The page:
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Exposure to Toxoplasma gondii in Galapagos Penguins (Spheniscus mendiculus) and flightless cormorants (Phalacrocorax harrisi) in the Galapagos Islands, Ecuador.
J Wildl Dis. 2010 Jul; 46(3):1005-11.JW

Abstract

Toxoplasma gondii is one of the most common protozoan parasites of humans and warm-blooded animals. Members of the family Felidae are the only definitive hosts of this parasite and, thus, important in the epidemiology of the disease. Previous studies on Pacific islands have found T. gondii infections in a number of avian species where domestic cats (Felis catus) have been introduced. Little is known about T. gondii in the Galapagos Islands, although introduced domestic cats in the archipelago are known to be T. gondii antibody-positive. In this study, we quantified prevalence of antibody to T. gondii in two threatened avian marine species, Galapagos Penguins (Spheniscus mendiculus) and Flightless Cormorants (Phalacrocorax harrisi), and tested the hypothesis that this parasite is more prevalent on Isabela Island (with cats) than on Fernandina Island (without cats). Overall, antibody prevalence was 2.3% in both Galapagos Penguins and Flightless Cormorants from samples collected during 2003-2005, and in 2008. In Galapagos Penguins (n=298), a significantly higher antibody prevalence was found in penguins on Fernandina Island (free of cats) than on Isabela Island (with cats; Fisher's exact test; P=0.02). In Flightless Cormorants (n=258), there was a higher antibody prevalence in cormorants living on Isabela than on Fernandina, although this difference was not statistically significant (Fisher's; P=0.19). This study is the first to show exposure to T. gondii in endemic avian species in the Galapagos Islands, providing evidence for disease-related risks associated with the feral cat population in the archipelago. We provide possible explanations for these findings and recommendations for future studies towards a better understanding of the epidemiology of T. gondii in the Galapagos Islands.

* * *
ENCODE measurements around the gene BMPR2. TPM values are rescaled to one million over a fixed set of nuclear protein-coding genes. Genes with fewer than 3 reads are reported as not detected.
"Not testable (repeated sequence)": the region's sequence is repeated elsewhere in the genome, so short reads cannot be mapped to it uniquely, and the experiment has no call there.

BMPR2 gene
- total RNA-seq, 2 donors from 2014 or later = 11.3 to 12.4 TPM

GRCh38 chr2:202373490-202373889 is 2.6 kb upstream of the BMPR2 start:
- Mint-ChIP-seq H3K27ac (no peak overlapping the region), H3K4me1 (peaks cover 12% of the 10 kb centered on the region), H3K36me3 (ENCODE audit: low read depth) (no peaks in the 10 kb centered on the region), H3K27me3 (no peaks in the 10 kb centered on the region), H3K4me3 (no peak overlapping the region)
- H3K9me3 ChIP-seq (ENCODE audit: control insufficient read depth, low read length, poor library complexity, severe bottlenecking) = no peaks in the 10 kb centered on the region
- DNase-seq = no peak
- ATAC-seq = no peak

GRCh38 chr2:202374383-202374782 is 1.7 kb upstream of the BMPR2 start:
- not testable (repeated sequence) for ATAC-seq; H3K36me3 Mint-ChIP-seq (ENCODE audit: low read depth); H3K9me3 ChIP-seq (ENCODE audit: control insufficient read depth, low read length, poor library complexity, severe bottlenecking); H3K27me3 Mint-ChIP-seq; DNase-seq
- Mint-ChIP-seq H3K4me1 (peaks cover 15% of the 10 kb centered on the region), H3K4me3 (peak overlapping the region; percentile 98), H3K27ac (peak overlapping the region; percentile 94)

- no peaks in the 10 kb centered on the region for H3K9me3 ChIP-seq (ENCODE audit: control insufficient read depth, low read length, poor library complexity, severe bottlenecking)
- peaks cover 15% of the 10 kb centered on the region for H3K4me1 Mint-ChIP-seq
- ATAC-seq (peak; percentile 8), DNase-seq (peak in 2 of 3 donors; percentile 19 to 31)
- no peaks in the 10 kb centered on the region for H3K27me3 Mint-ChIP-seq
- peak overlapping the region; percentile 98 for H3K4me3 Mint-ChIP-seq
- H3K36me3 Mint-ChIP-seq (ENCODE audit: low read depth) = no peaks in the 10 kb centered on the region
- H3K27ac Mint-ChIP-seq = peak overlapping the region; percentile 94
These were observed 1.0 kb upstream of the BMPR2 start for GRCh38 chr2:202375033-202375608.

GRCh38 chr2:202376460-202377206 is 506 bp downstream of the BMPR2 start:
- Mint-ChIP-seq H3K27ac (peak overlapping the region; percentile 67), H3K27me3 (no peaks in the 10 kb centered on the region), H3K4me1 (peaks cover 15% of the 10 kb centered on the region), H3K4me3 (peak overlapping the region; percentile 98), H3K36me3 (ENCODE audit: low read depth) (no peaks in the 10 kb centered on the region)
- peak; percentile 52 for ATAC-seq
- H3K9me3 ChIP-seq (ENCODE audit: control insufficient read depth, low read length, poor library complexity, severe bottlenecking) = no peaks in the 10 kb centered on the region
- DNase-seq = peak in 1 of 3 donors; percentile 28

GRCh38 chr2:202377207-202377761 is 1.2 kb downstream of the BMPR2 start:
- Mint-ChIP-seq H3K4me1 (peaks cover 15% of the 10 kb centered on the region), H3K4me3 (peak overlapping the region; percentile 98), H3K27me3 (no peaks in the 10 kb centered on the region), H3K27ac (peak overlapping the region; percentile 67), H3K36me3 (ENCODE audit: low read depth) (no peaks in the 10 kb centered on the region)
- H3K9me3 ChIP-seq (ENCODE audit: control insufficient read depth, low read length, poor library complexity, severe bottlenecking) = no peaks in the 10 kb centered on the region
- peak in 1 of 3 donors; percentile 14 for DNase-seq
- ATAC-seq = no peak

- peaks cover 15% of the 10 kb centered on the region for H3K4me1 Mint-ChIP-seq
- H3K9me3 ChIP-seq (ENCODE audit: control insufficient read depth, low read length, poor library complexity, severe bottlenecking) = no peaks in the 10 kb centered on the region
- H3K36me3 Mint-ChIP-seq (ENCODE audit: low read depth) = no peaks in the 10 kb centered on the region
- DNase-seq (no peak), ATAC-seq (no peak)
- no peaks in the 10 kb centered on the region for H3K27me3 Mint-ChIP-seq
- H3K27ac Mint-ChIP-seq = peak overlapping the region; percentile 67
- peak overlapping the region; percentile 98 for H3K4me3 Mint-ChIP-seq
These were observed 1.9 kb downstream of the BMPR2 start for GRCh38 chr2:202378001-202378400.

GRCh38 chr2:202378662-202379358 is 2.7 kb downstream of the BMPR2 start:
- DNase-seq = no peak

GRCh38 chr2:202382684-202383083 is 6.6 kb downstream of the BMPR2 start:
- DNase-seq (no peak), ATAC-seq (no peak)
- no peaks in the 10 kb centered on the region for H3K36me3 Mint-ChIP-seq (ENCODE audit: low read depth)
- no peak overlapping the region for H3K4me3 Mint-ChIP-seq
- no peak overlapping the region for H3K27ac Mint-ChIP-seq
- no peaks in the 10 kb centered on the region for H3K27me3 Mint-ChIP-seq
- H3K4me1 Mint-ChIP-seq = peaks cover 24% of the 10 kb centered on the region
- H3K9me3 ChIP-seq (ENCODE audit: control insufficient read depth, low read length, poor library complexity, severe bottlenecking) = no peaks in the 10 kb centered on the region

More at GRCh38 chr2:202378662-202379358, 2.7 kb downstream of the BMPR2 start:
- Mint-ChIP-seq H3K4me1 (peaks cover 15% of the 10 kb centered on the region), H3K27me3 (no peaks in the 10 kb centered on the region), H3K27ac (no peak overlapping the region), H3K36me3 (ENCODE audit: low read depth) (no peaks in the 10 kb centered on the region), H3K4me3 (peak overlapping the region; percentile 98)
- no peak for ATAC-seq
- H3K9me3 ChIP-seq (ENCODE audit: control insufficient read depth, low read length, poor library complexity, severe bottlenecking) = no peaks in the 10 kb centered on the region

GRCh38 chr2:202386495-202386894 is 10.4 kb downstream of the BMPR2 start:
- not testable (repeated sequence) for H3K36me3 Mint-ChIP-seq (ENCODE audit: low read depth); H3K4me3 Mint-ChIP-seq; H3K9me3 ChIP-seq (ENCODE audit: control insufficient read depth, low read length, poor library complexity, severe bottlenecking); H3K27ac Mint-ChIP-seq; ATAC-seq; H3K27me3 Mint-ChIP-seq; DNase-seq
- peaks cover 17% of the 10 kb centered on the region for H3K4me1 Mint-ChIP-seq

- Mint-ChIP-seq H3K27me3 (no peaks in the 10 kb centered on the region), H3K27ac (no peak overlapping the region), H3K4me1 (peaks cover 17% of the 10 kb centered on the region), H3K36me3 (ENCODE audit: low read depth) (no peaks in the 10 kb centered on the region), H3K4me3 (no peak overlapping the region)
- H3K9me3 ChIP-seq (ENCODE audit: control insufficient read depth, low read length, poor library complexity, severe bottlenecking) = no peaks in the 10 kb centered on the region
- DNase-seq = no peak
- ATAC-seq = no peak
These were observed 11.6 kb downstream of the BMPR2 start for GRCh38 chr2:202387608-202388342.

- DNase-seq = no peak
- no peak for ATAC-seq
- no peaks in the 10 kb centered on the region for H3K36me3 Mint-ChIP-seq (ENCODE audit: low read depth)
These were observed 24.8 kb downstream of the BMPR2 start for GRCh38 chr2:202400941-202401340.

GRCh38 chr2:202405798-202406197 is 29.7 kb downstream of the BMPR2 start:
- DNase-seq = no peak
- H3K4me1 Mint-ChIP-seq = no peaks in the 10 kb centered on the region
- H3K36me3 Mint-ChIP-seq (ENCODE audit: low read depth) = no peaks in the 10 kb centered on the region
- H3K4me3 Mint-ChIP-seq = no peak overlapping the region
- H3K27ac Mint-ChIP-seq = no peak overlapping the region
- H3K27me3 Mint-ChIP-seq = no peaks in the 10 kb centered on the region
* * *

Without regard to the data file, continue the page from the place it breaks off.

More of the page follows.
Authors+Show Affiliations

WildCare Institute, Saint Louis Zoo, One Government Drive, Saint Louis, MO 63110, USA. deem@stlzoo.orgNo affiliation info availableNo affiliation info availableNo affiliation info availableNo affiliation info availableNo affiliation info available

Pub Type(s)

Journal Article
Research Support, Non-U.S. Gov't

Language

eng

PubMed ID

20688714

Citation

Deem, Sharon L., et al. "Exposure to Toxoplasma Gondii in Galapagos Penguins (Spheniscus Mendiculus) and Flightless Cormorants (Phalacrocorax Harrisi) in the Galapagos Islands, Ecuador." Journal of Wildlife Diseases, vol. 46, no. 3, 2010, pp. 1005-11.
Deem SL, Merkel J, Ballweber L, et al. Exposure to Toxoplasma gondii in Galapagos Penguins (Spheniscus mendiculus) and flightless cormorants (Phalacrocorax harrisi) in the Galapagos Islands, Ecuador. J Wildl Dis. 2010;46(3):1005-11.
Deem, S. L., Merkel, J., Ballweber, L., Vargas, F. H., Cruz, M. B., & Parker, P. G. (2010). Exposure to Toxoplasma gondii in Galapagos Penguins (Spheniscus mendiculus) and flightless cormorants (Phalacrocorax harrisi) in the Galapagos Islands, Ecuador. Journal of Wildlife Diseases, 46(3), 1005-11.